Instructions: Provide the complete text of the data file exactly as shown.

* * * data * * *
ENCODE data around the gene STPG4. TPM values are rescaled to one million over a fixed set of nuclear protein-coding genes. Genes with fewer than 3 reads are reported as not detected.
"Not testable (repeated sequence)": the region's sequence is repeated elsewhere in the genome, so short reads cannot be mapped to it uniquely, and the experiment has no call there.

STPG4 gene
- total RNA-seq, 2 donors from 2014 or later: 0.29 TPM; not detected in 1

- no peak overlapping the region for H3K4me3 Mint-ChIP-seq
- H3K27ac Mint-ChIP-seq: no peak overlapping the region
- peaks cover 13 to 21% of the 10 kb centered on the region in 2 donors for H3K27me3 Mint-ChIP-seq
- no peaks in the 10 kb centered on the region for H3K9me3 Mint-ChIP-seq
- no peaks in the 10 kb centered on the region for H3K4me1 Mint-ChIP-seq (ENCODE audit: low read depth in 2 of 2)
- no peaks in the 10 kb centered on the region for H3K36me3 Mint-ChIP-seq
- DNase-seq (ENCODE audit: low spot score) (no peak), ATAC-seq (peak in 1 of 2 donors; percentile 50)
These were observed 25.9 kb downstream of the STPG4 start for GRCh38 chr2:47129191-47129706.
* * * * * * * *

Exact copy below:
ENCODE data around the gene STPG4. TPM values are rescaled to one million over a fixed set of nuclear protein-coding genes. Genes with fewer than 3 reads are reported as not detected.
"Not testable (repeated sequence)": the region's sequence is repeated elsewhere in the genome, so short reads cannot be mapped to it uniquely, and the experiment has no call there.

STPG4 gene
- total RNA-seq, 2 donors from 2014 or later: 0.29 TPM; not detected in 1

- no peak overlapping the region for H3K4me3 Mint-ChIP-seq
- H3K27ac Mint-ChIP-seq: no peak overlapping the region
- peaks cover 13 to 21% of the 10 kb centered on the region in 2 donors for H3K27me3 Mint-ChIP-seq
- no peaks in the 10 kb centered on the region for H3K9me3 Mint-ChIP-seq
- no peaks in the 10 kb centered on the region for H3K4me1 Mint-ChIP-seq (ENCODE audit: low read depth in 2 of 2)
- no peaks in the 10 kb centered on the region for H3K36me3 Mint-ChIP-seq
- DNase-seq (ENCODE audit: low spot score) (no peak), ATAC-seq (peak in 1 of 2 donors; percentile 50)
These were observed 25.9 kb downstream of the STPG4 start for GRCh38 chr2:47129191-47129706.